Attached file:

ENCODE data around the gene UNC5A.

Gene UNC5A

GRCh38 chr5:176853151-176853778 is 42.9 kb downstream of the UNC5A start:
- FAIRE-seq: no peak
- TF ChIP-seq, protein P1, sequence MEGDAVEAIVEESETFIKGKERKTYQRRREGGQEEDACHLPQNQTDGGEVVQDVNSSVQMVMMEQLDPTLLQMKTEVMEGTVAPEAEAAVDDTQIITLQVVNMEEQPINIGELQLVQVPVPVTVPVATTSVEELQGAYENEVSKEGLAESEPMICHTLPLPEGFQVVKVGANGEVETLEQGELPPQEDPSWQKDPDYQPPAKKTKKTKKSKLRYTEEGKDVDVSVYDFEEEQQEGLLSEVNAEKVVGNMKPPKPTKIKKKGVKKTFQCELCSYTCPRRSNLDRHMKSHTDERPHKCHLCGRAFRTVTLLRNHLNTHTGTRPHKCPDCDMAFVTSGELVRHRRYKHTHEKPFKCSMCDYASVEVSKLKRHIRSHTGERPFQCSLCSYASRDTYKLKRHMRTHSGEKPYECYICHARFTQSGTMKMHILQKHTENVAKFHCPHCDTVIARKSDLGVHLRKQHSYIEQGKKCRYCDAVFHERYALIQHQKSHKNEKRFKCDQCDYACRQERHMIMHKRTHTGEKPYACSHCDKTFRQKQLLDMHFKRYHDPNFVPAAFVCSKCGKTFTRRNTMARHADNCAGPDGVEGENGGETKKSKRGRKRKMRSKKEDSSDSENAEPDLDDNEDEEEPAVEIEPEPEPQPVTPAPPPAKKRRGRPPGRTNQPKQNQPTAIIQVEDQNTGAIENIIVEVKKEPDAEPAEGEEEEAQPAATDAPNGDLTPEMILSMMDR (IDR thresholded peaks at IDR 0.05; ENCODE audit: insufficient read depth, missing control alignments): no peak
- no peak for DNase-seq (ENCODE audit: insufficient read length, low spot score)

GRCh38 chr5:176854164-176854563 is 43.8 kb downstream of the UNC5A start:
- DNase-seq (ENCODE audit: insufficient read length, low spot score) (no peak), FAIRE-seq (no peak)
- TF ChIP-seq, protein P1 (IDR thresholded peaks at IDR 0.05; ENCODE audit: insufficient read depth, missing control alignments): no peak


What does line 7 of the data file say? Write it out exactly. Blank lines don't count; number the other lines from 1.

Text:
GRCh38 chr5:176854164-176854563 is 43.8 kb downstream of the UNC5A start: